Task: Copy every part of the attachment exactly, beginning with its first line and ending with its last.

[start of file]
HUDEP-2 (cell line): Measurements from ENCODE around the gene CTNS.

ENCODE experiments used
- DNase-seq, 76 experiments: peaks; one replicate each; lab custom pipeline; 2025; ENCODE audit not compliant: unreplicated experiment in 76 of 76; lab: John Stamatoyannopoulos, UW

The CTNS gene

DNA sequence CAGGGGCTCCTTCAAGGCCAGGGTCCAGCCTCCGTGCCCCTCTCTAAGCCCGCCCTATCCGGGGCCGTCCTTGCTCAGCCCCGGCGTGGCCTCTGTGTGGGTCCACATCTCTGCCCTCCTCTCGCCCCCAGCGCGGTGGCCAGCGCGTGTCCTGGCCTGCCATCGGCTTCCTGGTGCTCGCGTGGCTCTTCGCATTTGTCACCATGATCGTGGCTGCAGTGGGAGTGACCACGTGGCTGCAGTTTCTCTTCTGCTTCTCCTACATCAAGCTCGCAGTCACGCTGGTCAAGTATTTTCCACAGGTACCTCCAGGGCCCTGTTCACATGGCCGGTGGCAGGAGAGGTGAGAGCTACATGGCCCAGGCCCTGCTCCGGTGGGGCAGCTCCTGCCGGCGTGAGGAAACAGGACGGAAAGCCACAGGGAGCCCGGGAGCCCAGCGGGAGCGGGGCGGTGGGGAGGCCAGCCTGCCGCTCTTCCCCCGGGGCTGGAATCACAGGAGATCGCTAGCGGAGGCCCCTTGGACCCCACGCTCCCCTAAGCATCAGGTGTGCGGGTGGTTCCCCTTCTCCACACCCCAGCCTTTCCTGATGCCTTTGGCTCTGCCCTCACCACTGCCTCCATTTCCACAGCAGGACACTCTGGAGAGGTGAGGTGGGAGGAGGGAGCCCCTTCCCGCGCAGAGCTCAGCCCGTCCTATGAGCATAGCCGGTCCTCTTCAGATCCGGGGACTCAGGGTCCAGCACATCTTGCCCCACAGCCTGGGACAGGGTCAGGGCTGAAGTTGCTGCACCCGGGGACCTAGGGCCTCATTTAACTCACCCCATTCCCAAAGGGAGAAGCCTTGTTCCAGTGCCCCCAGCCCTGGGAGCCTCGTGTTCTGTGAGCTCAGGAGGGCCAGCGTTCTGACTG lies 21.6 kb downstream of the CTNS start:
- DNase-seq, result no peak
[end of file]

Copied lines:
HUDEP-2 (cell line): Measurements from ENCODE around the gene CTNS.

ENCODE experiments used
- DNase-seq, 76 experiments: peaks; one replicate each; lab custom pipeline; 2025; ENCODE audit not compliant: unreplicated experiment in 76 of 76; lab: John Stamatoyannopoulos, UW

The CTNS gene

DNA sequence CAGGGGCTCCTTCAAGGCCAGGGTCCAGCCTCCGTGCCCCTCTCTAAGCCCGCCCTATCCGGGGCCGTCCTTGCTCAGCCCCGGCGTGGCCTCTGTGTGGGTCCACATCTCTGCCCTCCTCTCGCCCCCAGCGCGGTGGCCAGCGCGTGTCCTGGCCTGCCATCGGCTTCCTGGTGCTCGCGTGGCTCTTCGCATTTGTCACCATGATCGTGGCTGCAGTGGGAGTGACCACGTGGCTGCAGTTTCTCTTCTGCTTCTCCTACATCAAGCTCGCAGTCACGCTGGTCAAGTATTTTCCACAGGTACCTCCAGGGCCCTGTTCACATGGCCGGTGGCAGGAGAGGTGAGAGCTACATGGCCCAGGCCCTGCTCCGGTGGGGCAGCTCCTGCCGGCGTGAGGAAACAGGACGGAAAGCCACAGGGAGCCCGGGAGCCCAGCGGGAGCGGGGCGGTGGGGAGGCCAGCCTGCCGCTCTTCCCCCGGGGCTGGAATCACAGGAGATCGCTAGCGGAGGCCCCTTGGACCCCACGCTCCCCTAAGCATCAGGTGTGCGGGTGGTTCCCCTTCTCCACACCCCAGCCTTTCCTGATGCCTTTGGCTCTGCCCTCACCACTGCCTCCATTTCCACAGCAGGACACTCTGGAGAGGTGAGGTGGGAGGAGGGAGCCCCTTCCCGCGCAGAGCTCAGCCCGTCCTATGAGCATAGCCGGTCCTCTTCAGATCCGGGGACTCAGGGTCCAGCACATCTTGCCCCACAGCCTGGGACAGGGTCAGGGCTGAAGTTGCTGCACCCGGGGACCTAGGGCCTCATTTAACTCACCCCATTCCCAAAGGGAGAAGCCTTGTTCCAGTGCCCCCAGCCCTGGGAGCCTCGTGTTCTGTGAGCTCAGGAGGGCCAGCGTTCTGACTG lies 21.6 kb downstream of the CTNS start:
- DNase-seq, result no peak